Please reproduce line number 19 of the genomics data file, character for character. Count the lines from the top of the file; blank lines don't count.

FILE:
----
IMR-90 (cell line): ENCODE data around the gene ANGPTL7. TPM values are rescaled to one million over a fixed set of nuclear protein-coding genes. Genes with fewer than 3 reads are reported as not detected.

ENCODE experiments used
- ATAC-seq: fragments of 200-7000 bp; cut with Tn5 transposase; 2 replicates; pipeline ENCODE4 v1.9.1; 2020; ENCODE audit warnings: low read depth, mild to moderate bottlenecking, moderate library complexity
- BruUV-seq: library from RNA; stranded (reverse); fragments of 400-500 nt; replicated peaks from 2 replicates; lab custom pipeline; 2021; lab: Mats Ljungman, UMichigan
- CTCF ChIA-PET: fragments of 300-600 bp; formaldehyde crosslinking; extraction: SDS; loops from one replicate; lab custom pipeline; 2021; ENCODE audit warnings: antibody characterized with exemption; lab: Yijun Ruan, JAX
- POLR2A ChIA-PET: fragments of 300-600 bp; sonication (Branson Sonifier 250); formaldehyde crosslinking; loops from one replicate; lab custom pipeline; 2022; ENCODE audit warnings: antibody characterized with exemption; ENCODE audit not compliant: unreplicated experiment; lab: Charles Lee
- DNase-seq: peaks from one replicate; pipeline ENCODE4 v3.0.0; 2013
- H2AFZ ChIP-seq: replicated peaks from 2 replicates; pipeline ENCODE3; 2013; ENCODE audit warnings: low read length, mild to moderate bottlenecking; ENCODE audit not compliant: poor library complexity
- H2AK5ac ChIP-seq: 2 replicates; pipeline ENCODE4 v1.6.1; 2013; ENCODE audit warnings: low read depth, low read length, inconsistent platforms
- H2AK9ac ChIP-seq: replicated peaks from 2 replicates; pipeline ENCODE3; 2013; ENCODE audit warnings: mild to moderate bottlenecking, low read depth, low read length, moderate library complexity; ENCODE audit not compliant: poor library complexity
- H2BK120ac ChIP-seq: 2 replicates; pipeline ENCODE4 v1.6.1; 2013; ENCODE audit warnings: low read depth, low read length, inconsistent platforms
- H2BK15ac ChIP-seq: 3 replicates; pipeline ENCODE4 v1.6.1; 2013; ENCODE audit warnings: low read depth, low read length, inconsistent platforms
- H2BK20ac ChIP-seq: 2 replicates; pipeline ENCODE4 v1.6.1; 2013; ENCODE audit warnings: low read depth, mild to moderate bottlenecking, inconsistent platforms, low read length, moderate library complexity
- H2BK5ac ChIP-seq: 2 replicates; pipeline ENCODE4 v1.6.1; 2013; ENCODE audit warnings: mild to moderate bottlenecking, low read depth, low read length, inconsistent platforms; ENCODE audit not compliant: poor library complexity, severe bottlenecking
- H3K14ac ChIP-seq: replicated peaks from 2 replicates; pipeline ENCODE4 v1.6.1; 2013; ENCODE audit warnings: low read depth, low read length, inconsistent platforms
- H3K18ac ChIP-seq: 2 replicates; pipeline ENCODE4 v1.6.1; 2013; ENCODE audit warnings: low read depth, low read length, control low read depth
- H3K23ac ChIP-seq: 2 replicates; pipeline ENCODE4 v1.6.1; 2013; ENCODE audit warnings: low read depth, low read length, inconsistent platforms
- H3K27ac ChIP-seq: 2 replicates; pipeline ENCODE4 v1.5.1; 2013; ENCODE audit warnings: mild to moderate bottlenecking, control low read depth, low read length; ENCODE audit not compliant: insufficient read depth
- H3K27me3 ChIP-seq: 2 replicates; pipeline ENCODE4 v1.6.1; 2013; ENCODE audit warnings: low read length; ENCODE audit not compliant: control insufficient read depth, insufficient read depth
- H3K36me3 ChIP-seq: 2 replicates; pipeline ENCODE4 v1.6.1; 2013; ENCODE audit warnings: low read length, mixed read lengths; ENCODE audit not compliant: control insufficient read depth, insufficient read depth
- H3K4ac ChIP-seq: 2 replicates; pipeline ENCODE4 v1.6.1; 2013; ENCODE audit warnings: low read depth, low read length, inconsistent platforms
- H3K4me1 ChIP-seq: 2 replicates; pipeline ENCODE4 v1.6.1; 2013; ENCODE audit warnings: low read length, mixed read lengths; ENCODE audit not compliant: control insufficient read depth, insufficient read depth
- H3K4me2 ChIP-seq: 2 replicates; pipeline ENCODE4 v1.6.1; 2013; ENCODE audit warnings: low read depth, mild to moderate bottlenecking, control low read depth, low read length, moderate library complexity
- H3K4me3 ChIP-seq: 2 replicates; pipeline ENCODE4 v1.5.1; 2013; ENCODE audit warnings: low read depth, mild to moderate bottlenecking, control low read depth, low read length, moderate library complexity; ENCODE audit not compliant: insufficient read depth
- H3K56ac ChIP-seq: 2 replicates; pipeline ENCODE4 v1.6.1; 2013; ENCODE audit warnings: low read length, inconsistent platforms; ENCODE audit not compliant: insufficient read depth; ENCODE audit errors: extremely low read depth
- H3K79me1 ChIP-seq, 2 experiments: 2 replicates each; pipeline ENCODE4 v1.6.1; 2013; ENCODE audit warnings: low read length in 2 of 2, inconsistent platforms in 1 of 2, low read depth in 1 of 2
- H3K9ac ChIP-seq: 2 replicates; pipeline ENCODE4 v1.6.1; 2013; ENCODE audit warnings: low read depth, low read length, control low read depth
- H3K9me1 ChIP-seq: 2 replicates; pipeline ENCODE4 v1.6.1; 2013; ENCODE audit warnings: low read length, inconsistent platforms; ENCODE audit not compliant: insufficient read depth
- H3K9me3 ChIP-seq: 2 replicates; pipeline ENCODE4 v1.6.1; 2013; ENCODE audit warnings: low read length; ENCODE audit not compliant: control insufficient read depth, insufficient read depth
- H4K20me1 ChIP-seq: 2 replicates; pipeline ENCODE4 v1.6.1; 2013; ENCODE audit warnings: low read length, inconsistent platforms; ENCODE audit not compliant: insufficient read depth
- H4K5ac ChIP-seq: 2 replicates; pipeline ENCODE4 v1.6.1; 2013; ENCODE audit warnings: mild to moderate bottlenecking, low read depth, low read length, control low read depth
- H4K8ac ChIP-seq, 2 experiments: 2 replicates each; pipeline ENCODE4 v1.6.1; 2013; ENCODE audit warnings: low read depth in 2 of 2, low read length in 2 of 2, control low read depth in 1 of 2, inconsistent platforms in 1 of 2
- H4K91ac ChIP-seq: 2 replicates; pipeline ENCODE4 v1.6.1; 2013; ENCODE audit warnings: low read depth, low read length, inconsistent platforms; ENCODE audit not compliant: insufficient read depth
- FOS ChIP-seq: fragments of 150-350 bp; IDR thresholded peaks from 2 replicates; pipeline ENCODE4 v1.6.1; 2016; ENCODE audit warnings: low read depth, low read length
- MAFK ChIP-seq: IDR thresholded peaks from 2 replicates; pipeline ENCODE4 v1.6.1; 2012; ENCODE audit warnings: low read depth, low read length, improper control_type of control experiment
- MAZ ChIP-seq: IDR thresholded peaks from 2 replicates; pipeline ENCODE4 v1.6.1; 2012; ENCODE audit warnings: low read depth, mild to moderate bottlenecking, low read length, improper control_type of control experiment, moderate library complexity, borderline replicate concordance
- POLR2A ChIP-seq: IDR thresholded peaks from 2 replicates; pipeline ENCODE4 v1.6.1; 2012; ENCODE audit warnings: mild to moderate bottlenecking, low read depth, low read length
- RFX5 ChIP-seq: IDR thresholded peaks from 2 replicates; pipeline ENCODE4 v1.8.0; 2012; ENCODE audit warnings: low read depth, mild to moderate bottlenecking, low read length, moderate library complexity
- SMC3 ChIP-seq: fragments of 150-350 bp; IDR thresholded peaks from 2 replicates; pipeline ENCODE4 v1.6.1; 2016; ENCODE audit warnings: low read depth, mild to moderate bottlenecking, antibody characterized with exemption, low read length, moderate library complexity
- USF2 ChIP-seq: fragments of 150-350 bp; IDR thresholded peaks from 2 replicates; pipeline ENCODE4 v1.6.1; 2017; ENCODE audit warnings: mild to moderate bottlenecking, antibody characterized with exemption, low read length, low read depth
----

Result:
- H3K27me3 ChIP-seq: 2 replicates; pipeline ENCODE4 v1.6.1; 2013; ENCODE audit warnings: low read length; ENCODE audit not compliant: control insufficient read depth, insufficient read depth